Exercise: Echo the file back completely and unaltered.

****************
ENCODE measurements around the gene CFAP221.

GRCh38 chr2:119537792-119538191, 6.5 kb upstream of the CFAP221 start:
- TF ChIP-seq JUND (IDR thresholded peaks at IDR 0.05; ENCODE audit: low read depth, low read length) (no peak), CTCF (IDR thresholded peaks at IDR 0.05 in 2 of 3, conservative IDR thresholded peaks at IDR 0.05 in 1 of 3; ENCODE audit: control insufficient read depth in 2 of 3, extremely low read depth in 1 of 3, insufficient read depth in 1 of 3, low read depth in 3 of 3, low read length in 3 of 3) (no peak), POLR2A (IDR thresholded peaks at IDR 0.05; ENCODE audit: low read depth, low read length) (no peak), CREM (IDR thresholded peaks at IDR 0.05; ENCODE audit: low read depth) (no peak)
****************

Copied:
ENCODE measurements around the gene CFAP221.

GRCh38 chr2:119537792-119538191, 6.5 kb upstream of the CFAP221 start:
- TF ChIP-seq JUND (IDR thresholded peaks at IDR 0.05; ENCODE audit: low read depth, low read length) (no peak), CTCF (IDR thresholded peaks at IDR 0.05 in 2 of 3, conservative IDR thresholded peaks at IDR 0.05 in 1 of 3; ENCODE audit: control insufficient read depth in 2 of 3, extremely low read depth in 1 of 3, insufficient read depth in 1 of 3, low read depth in 3 of 3, low read length in 3 of 3) (no peak), POLR2A (IDR thresholded peaks at IDR 0.05; ENCODE audit: low read depth, low read length) (no peak), CREM (IDR thresholded peaks at IDR 0.05; ENCODE audit: low read depth) (no peak)